Karan M Gupta


10 Enterprise Terms Every Engineer Must Know

Whether you’re just starting out or an experienced engineer, this series will shed light on various terms used in the hi-tech business. You can find the first post here: 10 Terms Every Engineer Must Know.


Capital Expense. An accounting term used to describe a one-time investment in some asset for the business. It could be a new office, IP, or a dozen new MBPs for a rocking engineering team.

Most businesses expenses are tax-deductible, ultimately saving the company some money. However capital expense deduction needs to be amortized over the expected life of the thing you bought. So unless the value is clear such purchases can be a bigger headache to manage than the benefit.


Operating Expense. An accounting term used to describe the on-going cost of a product. So, paying $9.99/month for Netflix is Opex and purchasing a million DVDs is Capex.

Not only is a recurring monthly purchase of a smaller amount easier to comprehend, operating expenses are also tax-deductible in the same year, making such purchases more attractive than capital expenses. This is why SaaS works.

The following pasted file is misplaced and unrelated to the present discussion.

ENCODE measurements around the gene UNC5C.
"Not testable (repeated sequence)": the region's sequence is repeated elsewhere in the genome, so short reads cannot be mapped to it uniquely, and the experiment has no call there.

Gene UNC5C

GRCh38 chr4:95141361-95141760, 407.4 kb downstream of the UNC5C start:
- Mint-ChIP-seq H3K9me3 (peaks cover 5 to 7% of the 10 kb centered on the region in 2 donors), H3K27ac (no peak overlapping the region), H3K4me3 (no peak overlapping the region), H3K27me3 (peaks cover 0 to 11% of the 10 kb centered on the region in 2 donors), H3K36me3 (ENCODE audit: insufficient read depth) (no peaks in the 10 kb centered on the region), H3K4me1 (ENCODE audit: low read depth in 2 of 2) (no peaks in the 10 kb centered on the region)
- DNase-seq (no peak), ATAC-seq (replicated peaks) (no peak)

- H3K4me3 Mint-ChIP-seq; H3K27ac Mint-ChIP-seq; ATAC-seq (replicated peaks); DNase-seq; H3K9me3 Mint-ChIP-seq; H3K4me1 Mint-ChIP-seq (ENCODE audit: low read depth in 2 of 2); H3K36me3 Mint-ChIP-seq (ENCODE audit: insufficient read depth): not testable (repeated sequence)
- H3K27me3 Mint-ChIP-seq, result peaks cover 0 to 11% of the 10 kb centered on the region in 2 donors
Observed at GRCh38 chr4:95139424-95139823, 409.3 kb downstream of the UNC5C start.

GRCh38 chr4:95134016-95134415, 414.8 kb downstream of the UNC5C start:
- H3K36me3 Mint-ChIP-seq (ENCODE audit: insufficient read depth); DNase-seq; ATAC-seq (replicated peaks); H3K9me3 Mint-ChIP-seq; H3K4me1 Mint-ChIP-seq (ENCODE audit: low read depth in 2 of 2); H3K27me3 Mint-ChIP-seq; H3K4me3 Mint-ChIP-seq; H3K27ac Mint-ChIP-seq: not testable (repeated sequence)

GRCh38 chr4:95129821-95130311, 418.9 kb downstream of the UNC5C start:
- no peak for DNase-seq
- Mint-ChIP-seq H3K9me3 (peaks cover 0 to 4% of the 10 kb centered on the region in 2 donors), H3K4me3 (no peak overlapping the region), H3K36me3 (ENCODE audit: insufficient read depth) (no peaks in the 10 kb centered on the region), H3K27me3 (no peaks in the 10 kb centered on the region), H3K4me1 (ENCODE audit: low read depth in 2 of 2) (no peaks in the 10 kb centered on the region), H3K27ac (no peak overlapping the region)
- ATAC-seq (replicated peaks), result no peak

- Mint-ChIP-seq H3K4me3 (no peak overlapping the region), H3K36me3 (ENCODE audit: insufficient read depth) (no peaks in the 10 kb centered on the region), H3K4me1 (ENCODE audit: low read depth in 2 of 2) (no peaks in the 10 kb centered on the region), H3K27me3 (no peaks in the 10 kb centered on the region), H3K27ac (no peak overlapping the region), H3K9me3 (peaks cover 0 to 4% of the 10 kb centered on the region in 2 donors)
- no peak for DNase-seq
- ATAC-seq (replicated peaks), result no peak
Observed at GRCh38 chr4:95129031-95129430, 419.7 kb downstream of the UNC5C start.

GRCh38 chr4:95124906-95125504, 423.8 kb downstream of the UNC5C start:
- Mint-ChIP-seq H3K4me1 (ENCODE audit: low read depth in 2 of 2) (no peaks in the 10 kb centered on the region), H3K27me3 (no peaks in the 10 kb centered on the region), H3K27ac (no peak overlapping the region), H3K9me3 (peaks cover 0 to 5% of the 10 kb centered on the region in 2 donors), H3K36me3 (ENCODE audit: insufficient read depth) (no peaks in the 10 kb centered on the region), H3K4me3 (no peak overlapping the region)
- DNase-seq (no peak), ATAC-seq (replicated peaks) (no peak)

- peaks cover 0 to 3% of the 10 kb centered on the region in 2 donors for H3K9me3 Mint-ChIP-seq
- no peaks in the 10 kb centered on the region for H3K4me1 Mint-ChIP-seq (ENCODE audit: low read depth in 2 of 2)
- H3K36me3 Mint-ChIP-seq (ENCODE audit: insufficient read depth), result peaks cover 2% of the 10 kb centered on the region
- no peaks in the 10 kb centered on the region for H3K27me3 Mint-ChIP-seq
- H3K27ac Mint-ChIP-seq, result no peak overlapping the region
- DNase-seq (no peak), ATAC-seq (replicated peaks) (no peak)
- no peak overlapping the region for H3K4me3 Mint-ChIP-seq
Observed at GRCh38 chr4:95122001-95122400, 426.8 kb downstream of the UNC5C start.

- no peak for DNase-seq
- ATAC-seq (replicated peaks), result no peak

Software as a service. Instead of paying a million dollars today to watch Netflix for the rest of your life, you pay a small monthly subscription fee and share the same software service with other customers. You don’t install it on your laptop, the movie-watching software is online, managed by the company.

Fiscal Year

The period of time denoting the financial year for a company. It doesn’t have to match with a regular calendar year. Has 4 Quarters — 3 month segments.


Foreign Corrupt Practices Act. Don’t bribe a foreign official. Don’t give gifts. Don’t take gifts.


Rough Order of Magnitude. The approximate cost of doing something, i.e a project, a feature.

Looking at this bathtub full of colored balls, how many do you think are in it? 1000 or 10,000? Now you’re thinking in ROM.


Bill of Materials. List of all the individual parts, raw materials and their quantities needed to create a product. It’s literally used not as a “bill” of costs associated with those parts, but a way to see everything that’s in a product.

Generally applicable for hardware goods. For software, a BOM would describe all the shared libraries and components in that software.


Statement of Work — usually given to a contractor or vendor for a specific project. A detailed document describing, “here’s the problem, here’s what you will be doing, here’s how we will measure success, completed by this date”.


SWOT analysis. A 4 quadrant grid describing Strengths Weaknesses Opportunities and Threats for a product or business strategy.

SMART (Goals)

Specific Measurable Achievable Relevant Time-bound objectives for a product or business strategy.

Bonus: B2B, B2C

B2B: Business to Business. A business who’s customers are other businesses.
B2C: Business to Consumer. A business who’s customers are regular people.

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